I had made some client appointments for the day, which I hadn’t planned on keeping because I expected to be dead. I imagined that they’d wonder where I was, since it wasn’t like me to blow them off, and that, as a result, someone would eventually come looking for me. I decided that as long as I was alive anyway, I might as well keep the appointments.
My first appointment of the day was old Mrs. Bertram, who had dropped her mouse behind the computer desk and wanted me to fish it out for her. While I wrestled with the enormous oak desk, she updated me on the health of her various cats and made me some hot cocoa with marshmallows. She kept me there for an hour longer than I’d intended, which was mostly spent chatting and reminding her how to do all the things I’d shown her every other time I’d been there. She insisted on paying for the full amount of time despite my offer to discount it because we’d been chatting. After I pocketed her check, she kept going for another ten minutes until I realized I was late for my next appointment, thanked her again for the check and the cocoa, and politely excused myself.
I hated late days, those days when I was late for every appointment and every one made me even later for the next. It looked like today was going to be a late day, and the prospect of all that stressed-out rushing around made me glad I’d be dead soon. Nice as she was, Mrs. Bertram was draining. I made a mental note to move good clients down a notch on the for pile.
Thankfully, my next appointment was pretty laid back about meeting times, so they didn’t mind that I was a few minutes late. “We have a big job for you,” they said, and proceeded to outline what promised to be a very big and very complicated job indeed. I took diligent notes so as not to give away my impending doom, because that’s just a little too personal to share with a client. “I’ll need a few days to get a bid together,” I said, crossing my toes in my shoes. “No rush,” they said, because they always said that. They were good to me. I erased my previous mental note about moving good clients down a notch.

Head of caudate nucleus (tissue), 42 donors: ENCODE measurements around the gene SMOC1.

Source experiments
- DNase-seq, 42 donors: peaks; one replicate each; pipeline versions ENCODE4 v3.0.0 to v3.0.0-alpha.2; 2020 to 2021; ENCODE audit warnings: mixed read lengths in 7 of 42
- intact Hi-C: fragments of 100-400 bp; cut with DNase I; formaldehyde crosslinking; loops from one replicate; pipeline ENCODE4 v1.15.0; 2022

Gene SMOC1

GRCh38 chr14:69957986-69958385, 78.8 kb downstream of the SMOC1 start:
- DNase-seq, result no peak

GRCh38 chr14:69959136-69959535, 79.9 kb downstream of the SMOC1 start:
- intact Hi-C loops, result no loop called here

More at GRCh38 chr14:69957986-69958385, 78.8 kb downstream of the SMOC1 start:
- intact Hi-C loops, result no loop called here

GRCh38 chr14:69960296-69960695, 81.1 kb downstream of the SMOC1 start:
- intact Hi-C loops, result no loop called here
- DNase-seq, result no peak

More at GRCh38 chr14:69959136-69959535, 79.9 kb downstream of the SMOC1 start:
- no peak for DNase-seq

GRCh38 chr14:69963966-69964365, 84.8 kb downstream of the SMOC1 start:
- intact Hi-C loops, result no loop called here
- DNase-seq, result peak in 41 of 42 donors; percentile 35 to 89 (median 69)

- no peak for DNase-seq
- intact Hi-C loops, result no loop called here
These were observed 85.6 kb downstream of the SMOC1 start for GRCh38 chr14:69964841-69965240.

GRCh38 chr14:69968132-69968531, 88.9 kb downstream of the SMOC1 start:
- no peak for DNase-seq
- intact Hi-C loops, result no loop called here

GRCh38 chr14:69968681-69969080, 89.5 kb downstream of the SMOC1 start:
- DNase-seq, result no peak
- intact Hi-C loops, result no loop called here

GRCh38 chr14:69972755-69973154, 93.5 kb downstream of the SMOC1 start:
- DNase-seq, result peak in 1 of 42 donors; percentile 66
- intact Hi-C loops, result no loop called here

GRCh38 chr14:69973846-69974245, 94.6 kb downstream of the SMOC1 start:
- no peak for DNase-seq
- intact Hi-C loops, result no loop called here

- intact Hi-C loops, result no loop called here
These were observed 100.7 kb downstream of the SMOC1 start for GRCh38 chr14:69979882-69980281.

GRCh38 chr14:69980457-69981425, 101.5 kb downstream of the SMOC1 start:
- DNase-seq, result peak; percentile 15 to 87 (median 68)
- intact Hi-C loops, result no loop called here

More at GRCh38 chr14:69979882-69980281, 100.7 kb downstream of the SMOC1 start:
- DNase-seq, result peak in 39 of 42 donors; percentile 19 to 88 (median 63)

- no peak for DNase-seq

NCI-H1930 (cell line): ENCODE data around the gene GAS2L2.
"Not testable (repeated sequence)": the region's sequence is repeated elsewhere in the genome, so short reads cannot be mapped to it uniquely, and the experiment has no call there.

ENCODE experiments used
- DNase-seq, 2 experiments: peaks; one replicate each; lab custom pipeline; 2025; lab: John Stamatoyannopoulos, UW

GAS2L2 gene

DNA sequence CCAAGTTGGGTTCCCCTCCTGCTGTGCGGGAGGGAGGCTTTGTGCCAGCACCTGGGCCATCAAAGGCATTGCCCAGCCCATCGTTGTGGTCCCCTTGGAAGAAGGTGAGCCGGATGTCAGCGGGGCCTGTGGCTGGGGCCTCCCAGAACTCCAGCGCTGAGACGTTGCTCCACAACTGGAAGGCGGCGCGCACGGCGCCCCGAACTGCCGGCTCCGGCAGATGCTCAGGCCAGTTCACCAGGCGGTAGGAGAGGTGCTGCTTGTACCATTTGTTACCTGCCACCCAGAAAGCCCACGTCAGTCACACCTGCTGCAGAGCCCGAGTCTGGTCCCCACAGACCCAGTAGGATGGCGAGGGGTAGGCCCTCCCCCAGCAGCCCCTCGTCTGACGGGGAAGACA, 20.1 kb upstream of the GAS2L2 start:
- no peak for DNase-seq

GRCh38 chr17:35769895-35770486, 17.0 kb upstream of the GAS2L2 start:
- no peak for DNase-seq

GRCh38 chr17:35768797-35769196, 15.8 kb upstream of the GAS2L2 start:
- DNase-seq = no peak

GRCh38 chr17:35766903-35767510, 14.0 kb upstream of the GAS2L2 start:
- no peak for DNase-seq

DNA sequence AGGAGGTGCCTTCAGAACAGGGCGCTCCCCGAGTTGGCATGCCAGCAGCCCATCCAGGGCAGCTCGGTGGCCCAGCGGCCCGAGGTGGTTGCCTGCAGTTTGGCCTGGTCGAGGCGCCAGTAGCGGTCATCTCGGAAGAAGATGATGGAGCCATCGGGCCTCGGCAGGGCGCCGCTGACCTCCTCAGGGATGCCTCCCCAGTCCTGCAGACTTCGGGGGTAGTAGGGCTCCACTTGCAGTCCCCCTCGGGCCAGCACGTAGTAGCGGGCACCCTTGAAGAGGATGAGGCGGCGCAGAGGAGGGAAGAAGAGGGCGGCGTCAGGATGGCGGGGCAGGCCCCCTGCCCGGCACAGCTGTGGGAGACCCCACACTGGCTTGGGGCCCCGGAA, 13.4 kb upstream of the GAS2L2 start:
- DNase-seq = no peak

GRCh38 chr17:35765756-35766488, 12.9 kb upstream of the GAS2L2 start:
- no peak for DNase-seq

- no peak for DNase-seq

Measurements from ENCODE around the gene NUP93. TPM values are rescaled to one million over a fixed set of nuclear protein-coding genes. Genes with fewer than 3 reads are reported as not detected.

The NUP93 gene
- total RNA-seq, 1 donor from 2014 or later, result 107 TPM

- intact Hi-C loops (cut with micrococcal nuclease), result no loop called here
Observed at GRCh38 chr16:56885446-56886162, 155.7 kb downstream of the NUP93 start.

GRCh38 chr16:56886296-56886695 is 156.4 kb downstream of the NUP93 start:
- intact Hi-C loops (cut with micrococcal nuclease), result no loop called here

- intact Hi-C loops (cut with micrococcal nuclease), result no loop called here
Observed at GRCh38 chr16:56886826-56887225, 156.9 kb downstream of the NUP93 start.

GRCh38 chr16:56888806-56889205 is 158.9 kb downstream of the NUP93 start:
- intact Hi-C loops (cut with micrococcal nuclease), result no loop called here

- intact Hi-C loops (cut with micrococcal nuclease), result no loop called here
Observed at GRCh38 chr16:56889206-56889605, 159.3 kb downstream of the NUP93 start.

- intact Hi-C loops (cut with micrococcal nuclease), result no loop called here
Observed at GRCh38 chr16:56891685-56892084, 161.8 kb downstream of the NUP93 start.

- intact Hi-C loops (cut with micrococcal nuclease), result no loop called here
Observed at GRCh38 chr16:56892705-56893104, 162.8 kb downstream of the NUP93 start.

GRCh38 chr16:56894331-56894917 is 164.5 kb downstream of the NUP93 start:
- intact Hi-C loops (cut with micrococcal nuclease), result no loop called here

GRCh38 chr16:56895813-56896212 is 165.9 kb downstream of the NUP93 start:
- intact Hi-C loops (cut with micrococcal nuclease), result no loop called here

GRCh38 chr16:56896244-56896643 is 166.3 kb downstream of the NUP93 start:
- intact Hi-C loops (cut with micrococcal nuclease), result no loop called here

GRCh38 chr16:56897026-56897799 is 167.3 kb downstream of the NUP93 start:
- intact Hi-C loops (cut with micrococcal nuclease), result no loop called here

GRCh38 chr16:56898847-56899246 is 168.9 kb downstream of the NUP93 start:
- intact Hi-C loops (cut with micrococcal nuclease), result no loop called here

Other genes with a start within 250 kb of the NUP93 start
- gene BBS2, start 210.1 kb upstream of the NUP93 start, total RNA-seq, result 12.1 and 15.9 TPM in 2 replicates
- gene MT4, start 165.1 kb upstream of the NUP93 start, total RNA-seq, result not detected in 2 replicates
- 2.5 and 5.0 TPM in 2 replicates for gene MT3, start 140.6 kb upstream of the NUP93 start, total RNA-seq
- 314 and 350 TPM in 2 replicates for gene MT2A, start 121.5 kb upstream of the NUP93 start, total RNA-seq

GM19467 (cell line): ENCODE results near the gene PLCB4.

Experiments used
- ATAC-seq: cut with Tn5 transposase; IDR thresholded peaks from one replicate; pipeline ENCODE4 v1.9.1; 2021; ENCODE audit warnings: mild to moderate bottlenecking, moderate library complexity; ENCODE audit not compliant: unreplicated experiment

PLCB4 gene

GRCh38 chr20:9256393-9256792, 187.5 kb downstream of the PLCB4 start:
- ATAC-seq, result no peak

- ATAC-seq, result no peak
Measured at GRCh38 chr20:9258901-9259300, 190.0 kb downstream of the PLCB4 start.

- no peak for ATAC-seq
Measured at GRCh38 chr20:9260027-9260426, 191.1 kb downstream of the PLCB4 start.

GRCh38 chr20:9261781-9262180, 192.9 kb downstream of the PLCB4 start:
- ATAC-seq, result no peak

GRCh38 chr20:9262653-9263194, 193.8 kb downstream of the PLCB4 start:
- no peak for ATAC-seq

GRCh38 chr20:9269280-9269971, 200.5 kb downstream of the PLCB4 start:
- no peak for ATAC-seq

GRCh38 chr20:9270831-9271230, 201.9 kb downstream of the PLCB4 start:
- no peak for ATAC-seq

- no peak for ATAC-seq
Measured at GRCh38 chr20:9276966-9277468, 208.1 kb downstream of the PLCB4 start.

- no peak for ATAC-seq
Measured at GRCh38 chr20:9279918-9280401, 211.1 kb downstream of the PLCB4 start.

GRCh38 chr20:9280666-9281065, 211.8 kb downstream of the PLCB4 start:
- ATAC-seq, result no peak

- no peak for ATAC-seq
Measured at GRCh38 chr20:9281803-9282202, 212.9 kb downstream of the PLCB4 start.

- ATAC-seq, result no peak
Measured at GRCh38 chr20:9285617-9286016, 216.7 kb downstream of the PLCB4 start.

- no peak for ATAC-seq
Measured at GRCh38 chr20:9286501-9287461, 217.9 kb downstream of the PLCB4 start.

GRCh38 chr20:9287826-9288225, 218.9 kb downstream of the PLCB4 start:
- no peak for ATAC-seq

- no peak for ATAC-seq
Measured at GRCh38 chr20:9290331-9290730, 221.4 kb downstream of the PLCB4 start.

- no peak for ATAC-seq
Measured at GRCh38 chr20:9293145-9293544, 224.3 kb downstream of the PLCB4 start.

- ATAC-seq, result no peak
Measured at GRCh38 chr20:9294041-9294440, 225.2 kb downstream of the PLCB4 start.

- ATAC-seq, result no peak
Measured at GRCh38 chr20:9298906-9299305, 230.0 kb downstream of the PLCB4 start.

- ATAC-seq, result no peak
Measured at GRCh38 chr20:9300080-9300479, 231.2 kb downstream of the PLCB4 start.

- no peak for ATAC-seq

I spent the rest of the day visiting more clients and running errands. Money-wise, it was a pretty good day, especially with the prospect of the big job from my one client, but all in all it had been very wearying. Despite my long sleep the night before, I was just too tired that night to kill myself again. I made some dinner, read a new magazine that had arrived in the mail, and went to bed.
The next day was Friday, and because I rarely scheduled appointments on Fridays, I didn’t have anything pressing to do. I puttered around the house for a while, organized some of my personal papers to make things a little easier to find, and finished reading the magazine I’d started the night before. The mailman was late, and by the time he came it was well after 4 o’clock. I had two bills, no checks, and a letter from Pretense, a literary magazine I’d submitted a story to a few weeks back. I tossed the bills on the dining table and tore open the letter.
“Dear Rejectee,” it began, “Thank you for your recent submission. We regret—” I stopped reading. I started wadding up the letter, when I noticed that something was handwritten on the back. I unwadded the letter and smoothed it out. “I enjoyed your story,” said the handwriting, “but it wasn’t quite what our magazine is looking for. Please feel free to submit other examples of your work in the future. Sincerely, scrawl.” I rewadded the letter, threw it in the trash, and mentally added the incident to my spreadsheet. Fine, I though. Let’s do this thing.